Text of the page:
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WASHINGTON TWP. -- Two township police officers are suing current and former police supervisors and township officials, alleging they are victims of a hostile work environment, retaliation and due process violations. Retired Washington Township Chief...

2 cops sue over claims of hostile work environment

WASHINGTON TWP. -- Two township police officers are suing current and former police supervisors and township officials, alleging they are victims of a hostile work environment, retaliation and due process violations. Retired Washington Township Chief...

2 cops sue over claims of hostile work environment

WASHINGTON TWP. -- Two township police officers are suing current and former police supervisors and township officials, alleging they are victims of a hostile work environment, retaliation and due process violations.

Retired Washington Township Chief Rafael Muniz speaks at a 2016 police graduatiuon ceremony. (Joe Warner | For NJ Advance Media) 

Timothy V. Attanasi and Kevin Tarasevich are represented by attorney Jacqueline M. Vigilante in separate cases filed last week in Superior Court.

Attanasi, a 25-year veteran of the department, claims he was retaliated against for filing grievances regarding promotions and claiming that the department's promotion process was corrupt.

His suit names former chief Rafael Muniz, former mayor Barbara Wallace, township business administrator Robert Smith and police Capt. Dennis Sims among others. He claims he took allegations of improper promotion practices and harassment to township officials, but that his concerns were not taken seriously.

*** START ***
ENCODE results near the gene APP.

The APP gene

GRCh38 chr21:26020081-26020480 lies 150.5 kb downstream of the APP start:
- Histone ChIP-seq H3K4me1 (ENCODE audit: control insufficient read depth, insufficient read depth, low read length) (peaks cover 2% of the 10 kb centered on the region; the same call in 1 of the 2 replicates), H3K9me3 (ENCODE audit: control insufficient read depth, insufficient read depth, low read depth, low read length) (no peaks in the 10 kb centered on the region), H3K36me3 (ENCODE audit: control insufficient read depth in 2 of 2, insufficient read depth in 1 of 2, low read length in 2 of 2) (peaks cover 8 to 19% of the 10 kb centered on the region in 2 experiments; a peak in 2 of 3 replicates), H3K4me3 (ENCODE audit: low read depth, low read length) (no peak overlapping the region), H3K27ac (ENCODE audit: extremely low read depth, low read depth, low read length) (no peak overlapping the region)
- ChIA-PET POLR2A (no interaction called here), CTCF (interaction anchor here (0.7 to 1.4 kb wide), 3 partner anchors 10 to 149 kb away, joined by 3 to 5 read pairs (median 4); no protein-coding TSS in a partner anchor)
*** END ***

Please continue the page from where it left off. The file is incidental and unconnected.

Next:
As a corporal, he sued Muniz in 2013 over pay and promotion issues. As a result of that suit, Attanasi and another corporal were given the opportunity to take a promotional exam.

Although he passed the test, Attanisi says in the new suit that his promotion to sergeant was "improperly delayed" by an internal affairs complaint filed by Sims. This complaint was simply a tactic to delay the promotion, the suit alleges, and was one of several "unwarranted and baseless" internal affairs complaints filed against him.

Attanasi also claims that Muniz told him, "you might have won here, but in the long run you will never win as long as I'm here."

Muniz refused to issue him sergeant badges, identification and insignia, or even display Attanasi's rank as sergeant first class on his work mailbox. Attanasi had to purchase his sergeant insignia at his own expense, the suit states.

He claims Muniz and Sims "began a pattern of harassment and intimidation" in 2016, ordering him to wear body armor even though he had a long-standing doctor's note permitting him to wear the armor for short periods at a time because of a medical condition.

In another incident, Attanasi was issued a notice of disciplinary action over an alleged failure to perform his duties and he was placed on an on-duty suspension from all patrol and supervisory functions.

Attanasi called the situation "embarrassing and humiliating."

As a result of this treatment, Attanasi said he has been forced to use paid time off to "avoid further discipline, harassment, humiliation and retaliation."